Photo essay: The burrowing owls of Marco Island

Ken O’Renick
Special to the Eagle

I have been photographing for nearly 65 years, so I have learned to be patient and have honed my observational skills. My wife and I systematically make the rounds of the local burrowing owl nests. The only poses we usually see are the owls on perches with their eyes glaring and heads spinning. However, we were on a quest to capture something else and we did.

Ken O’Renick

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That patience paid off when it came to my hope to record burrowing-owl chicks in flight. Once they emerged from the borrow they completely ignored me and proceeded to hop, jump and conduct simulated bombing runs on their siblings.

Wide wings. The burrowing owls of Marco Island.

I was using a Canon Mark IV and 150-600mm zoom lens. It was nearly constant zoom action for closeup and distance. I was remarkably pleased with my captures in focus. The birds are so fast and the erratic movements were a huge challenge. It required razor sharp concentration. I was completely exhausted after 30 minutes of action.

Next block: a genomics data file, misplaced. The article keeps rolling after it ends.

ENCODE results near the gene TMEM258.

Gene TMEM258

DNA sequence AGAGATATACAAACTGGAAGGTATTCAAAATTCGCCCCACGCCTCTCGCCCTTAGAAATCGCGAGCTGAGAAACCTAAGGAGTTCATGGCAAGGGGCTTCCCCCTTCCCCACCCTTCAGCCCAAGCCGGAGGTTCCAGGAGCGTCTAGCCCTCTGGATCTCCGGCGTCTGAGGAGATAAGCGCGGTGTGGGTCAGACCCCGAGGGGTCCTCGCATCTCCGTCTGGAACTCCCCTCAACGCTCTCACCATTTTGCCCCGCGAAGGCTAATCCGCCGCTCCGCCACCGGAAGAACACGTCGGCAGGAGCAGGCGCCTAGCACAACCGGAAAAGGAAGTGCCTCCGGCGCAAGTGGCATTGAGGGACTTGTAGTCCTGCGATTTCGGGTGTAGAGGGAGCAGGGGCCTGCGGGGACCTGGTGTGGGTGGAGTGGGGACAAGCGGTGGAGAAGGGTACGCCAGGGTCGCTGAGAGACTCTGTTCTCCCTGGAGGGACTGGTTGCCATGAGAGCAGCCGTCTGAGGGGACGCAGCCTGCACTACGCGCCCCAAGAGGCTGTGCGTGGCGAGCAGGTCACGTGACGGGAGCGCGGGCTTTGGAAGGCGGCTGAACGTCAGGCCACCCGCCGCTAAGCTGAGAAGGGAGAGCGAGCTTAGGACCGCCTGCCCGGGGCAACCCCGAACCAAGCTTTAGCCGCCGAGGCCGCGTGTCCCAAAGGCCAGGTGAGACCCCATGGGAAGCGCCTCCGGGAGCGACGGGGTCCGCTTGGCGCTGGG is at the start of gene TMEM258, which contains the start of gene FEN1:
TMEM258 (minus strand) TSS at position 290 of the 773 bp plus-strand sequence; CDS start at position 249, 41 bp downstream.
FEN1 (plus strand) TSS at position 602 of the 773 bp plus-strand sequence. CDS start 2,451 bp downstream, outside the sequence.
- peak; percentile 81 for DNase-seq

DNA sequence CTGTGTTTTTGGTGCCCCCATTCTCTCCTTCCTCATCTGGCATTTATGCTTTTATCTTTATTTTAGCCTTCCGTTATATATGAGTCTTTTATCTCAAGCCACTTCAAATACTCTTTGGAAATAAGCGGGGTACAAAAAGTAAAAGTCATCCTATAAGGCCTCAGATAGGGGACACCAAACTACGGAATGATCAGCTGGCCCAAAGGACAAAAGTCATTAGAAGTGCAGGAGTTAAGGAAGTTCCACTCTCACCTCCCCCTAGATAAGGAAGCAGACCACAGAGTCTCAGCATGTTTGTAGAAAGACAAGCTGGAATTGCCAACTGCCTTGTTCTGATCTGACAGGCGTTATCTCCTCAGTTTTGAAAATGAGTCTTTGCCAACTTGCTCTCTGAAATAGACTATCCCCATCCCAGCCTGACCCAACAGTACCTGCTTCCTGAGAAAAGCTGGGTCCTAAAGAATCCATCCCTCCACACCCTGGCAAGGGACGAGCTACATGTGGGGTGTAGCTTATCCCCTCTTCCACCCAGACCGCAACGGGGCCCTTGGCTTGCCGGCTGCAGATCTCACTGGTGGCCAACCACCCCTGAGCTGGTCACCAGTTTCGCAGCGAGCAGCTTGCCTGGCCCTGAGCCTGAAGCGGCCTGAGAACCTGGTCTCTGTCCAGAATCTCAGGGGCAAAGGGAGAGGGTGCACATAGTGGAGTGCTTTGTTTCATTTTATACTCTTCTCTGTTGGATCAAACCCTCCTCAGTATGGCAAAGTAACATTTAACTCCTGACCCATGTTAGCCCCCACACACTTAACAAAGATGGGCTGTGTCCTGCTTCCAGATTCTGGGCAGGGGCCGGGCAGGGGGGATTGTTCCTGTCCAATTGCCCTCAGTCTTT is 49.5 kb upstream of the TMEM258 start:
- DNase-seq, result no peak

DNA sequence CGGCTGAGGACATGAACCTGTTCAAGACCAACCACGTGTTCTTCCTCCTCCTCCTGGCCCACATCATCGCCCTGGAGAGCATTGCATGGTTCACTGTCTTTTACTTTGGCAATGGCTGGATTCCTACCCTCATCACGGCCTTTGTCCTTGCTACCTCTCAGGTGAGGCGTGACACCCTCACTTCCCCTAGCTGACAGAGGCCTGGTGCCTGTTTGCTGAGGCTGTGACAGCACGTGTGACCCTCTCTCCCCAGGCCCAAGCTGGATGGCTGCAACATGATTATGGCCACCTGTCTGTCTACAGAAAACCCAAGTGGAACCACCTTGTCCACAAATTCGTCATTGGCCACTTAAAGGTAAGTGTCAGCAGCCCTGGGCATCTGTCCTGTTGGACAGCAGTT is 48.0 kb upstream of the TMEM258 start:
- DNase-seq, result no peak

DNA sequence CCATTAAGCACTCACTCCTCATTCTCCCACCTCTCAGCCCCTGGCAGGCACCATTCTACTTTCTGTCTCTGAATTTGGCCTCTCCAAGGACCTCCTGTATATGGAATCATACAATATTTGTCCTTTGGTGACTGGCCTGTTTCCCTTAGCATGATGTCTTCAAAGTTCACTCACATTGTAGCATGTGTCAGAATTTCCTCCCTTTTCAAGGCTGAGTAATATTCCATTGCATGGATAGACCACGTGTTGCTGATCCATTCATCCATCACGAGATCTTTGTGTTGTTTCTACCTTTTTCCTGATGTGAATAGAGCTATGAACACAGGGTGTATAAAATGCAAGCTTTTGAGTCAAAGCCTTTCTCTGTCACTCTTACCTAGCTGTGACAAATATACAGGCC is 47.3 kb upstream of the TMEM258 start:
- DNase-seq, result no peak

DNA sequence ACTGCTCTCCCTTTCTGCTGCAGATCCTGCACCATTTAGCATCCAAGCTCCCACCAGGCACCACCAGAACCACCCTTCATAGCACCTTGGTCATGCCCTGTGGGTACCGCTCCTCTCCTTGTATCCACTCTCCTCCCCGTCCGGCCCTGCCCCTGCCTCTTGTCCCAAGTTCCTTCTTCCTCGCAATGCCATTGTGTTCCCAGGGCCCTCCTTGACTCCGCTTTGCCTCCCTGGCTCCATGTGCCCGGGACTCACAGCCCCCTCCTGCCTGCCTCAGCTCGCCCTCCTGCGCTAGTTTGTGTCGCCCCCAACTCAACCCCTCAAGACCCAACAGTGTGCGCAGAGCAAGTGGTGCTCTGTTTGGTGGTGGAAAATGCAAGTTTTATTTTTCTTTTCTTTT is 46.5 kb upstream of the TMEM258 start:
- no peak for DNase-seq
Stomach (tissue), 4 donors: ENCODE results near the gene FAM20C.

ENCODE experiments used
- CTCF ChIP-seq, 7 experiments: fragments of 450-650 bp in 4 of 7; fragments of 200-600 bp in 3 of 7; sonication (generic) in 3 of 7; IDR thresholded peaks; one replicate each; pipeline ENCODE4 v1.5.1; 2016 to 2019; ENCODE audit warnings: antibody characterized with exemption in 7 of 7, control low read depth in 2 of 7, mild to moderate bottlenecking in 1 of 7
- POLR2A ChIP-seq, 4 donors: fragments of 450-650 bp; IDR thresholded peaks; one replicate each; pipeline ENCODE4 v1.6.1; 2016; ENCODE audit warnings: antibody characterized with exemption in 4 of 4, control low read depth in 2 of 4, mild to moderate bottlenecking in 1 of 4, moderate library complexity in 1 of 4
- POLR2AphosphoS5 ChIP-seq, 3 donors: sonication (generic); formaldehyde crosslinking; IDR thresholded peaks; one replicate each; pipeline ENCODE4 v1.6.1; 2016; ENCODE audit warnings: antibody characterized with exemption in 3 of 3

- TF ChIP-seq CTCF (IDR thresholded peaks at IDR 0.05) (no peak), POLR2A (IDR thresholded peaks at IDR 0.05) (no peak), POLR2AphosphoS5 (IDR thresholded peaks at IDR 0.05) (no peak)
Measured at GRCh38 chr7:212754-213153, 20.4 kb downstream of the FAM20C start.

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When you watch these owls on the ground they appear to be so small and cuddly. When you approach too close to them they hiss and dare you to get closer. Then when they fly, zoom, bank and attack with their claws spread, it is easy to see how formidable they are as a bird of prey. One of my shots caught the attacker heading for its sibling with claws outstretched. The sibling did not appear intimidated and posed in an offensive posture. They were both learning the tools to survive and thrive.

I try to be patient and concentrate totally on the scene, and I have been rewarded with some wonderful shots. I feel very privileged to observe and especially photograph these beautiful, mysterious birds who live underground and survive against all forms of two and four legged predators.

I plan to continue my quest to capture more and more high action and drama from these tenacious little owls.

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